In 2018, Colombia hosted the 8th South American Bird Fair during the Avitourism Congress, becoming a meeting place for birders and experts from all over the world. 

According to Horacio Matarasso (President of the International Committee of the South American Bird Fair) this fair aims to gather people around the conservation and birdwatching tourism in South America the ‘continent of birds’, with more than 3,500 bird species.

Risaralda Bird Festival

The Risaralda Bird Festival was created in 2017 with the aim of encouraging the development of a culture towards the knowledge and protection of birds. A major goal of Risaralda and the fair organizers is to be a world model in biodiversity conservation. 

In addition, like bird fairs in other cities, it seeks to promote its host city, Pereira, as a birding destination. During the fair attendees will enjoy lectures with national and international guests, and field trips to the birdwatching routes.

Olive-Finch – Arremon castaneiceps

Journalists, biologists, ecologists, ornithologists, artists, professors, tour guides, photographers, doctors and park rangers… All brought together by one passion: birds. 

This bird festival stands out for one reason. It seeks to provoke a greater sense of ownership by the local community, as well as governmental empowerment, with regard to bird conservation.

The fair undertakes initiatives such as the election of an emblematic bird in each municipality of the department, to be adopted as a flagship by the local councils.

Besides this, a birdwatching route is planned in each town, and it is named after the elected flagship bird. 

Why Risaralda?

Risaralda hosts over 850 bird species, 25 of which are endemic, and is improving its infrastructure for birdwatching tourism.

Gold-ringed Tanager – Bangsia aureocincta ENDEMIC

Medellín Bird Festival

The Medellin Bird Festival was created by the Antioquia Ornothological Society. This is a space where new scientific findings on birdlife are shared, the birdwatching tourism sector is explored and valuable community tourism initiatives based on sustainable development are promoted.  

The festival has been held for 6 editions in October in Medellín ‘the world bird capital’. Yes, there is a competition between Medellin and Cali over which city has the most number of birds.

The activities offered during the festival include lectures, panel discussions, open mics, workshops, birdwatching trips, bicycle trips, exhibitions, a bird photography contest, and a film festival.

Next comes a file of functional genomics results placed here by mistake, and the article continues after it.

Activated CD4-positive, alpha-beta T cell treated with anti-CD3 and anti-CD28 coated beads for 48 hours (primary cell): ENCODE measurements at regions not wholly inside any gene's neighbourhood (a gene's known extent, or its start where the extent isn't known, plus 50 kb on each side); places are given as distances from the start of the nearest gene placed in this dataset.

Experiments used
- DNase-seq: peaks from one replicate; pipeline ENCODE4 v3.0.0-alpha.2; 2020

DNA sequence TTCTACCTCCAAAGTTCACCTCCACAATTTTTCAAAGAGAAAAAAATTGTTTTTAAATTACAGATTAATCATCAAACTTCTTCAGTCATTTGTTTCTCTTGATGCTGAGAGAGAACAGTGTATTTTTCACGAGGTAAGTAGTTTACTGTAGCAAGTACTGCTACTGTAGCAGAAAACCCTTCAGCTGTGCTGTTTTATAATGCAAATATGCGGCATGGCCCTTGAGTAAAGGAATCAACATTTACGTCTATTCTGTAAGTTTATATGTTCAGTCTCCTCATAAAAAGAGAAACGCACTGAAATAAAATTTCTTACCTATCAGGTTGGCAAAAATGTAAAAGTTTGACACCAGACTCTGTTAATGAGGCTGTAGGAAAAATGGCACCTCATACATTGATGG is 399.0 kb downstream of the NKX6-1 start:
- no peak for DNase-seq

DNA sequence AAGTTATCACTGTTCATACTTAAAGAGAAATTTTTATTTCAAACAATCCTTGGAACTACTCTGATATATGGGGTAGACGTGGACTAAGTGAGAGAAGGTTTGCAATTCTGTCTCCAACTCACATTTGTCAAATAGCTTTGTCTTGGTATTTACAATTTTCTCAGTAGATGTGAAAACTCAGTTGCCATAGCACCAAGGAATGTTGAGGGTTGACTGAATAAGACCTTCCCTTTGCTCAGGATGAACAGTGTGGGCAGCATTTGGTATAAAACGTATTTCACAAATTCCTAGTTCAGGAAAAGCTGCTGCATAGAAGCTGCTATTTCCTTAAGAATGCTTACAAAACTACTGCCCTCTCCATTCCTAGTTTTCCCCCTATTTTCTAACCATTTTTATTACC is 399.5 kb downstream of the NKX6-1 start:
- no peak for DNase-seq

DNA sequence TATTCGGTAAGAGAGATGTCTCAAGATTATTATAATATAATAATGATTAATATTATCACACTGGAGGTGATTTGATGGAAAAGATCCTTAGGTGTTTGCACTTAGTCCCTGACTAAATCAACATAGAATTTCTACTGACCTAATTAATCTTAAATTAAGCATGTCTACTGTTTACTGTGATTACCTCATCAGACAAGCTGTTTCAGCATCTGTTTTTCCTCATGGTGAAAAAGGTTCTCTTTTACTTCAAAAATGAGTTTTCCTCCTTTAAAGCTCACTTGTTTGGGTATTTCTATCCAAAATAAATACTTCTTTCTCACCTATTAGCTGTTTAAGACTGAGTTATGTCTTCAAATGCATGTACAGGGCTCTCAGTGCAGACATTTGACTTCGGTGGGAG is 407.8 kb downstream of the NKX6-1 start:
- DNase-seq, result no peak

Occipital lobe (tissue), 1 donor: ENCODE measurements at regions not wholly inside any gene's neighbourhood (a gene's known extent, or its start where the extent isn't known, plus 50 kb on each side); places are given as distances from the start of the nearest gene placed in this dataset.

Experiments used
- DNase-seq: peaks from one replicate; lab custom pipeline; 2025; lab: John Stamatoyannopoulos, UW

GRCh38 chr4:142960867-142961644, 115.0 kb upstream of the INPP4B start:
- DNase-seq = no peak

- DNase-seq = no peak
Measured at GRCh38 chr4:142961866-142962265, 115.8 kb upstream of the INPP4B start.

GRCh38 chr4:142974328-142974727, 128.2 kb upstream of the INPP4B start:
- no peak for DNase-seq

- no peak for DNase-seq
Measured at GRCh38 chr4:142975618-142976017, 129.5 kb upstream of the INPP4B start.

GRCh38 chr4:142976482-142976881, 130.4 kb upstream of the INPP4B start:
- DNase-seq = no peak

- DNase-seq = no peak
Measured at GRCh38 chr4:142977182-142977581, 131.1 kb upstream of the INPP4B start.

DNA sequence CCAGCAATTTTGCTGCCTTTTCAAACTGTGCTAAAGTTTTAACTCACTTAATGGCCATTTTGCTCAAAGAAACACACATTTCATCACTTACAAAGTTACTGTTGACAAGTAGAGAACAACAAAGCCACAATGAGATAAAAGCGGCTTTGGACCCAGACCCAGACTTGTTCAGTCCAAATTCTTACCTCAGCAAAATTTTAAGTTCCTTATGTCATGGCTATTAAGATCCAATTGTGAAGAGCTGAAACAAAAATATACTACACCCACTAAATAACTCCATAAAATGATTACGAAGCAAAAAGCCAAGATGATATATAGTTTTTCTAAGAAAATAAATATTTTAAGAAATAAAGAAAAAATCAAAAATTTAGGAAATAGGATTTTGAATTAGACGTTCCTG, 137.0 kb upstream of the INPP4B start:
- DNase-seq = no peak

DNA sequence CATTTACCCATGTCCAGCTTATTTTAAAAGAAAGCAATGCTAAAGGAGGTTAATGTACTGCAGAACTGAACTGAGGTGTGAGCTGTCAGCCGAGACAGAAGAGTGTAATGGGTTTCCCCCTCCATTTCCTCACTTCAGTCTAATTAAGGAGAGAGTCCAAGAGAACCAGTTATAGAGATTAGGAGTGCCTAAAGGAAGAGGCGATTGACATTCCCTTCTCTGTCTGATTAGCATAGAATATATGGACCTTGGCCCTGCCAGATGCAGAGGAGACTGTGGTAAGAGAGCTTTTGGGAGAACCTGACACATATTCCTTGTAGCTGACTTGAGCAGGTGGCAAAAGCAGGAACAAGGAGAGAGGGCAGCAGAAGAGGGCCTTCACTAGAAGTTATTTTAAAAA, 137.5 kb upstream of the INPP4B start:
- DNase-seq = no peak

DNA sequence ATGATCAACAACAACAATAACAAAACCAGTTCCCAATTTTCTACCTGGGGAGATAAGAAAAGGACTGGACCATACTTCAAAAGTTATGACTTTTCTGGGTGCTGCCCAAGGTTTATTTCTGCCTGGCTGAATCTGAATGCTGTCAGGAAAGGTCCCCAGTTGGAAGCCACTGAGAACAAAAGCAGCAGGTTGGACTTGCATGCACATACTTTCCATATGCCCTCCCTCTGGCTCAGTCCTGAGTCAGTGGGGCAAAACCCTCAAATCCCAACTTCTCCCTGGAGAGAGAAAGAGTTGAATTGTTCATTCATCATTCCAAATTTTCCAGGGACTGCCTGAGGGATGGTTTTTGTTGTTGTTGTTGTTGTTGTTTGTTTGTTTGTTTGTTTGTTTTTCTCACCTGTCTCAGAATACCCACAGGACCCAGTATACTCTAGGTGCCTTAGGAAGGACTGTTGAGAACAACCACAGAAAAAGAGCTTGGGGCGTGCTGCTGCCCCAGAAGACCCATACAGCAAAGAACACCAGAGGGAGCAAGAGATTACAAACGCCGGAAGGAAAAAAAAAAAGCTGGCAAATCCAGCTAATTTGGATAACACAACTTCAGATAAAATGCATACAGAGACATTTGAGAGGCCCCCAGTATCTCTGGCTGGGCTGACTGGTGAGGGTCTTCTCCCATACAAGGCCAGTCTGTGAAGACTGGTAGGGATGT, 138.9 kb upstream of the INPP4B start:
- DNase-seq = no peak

The festival is supported by the Medellin Municipal Council and all the activities are aimed at citizens, since they can become the best bird conservation allies once they develop a sense of belonging towards birdlife and natural resources in their region. 

Why Antioquia?

This fair was created to honor the 900 bird species that live in the department of Antioquia. This department as a its privileged geographic location in the Western Andes, that allows biodiverse ecosystems to thrive.

Trogon personatus (Masked Trogon) at Parque Arví – Antioquia

Bird Fairs in Bogota 

The capital of Colombia is starting to get involved in the birding culture and some smaller bird fairs have been held in recent times.

For example, the Bogota Bird Fest held in May 2018, which sought to raise awareness about the importance of birds and included the celebration of Global Big Day, art exhibitions and shows, workshops and field trips.

Also, the town of Choachí in Cundinamarca hosted the first edition of the Cundinamarca Bird Festival, a sample of inter-municipal teamwork in order to showcase the regional biodiversity and strengthen the avitourism sector. 

To showcase the potential of Colombia as an avitourism destination, the Birdland Summit Colombia was launched in January 2020 by Sociedad Tequendama, together with Procolombia, Bogotá Ornithology Association, Audubon and Colombia Productiva, which aim to boost tourism in Colombia and highlight the bird diversity in the country. It will be held after Covid-19 crisis.

Apolinar’s Wren – Cistothorus apolinari – ENDEMIC

These were the main bird fairs in Colombia, and we hope in the future many more will be created in other cities to continue spreading the love for birds throughout the country.   

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About the authors

Ana María Parra

Modern Languages professional with emphasis on business translation. Interested in cultural adaptation of written and audiovisual content.  Passionate about knowing new cultures and languages, tourism and sustainable living.

Updated by:

Sara Colmenares

Current director of Sula. Doctor in Biological Sciences. Her main interests are to explore and understand the organism – environment interactions, taking advantage of emerging knowledge for the management and conservation of species and ecosystem services. She is currently working as a consultant in functional ecology, ecosystem services and conservation projects in Colombia related to ecotourism and birdwatching.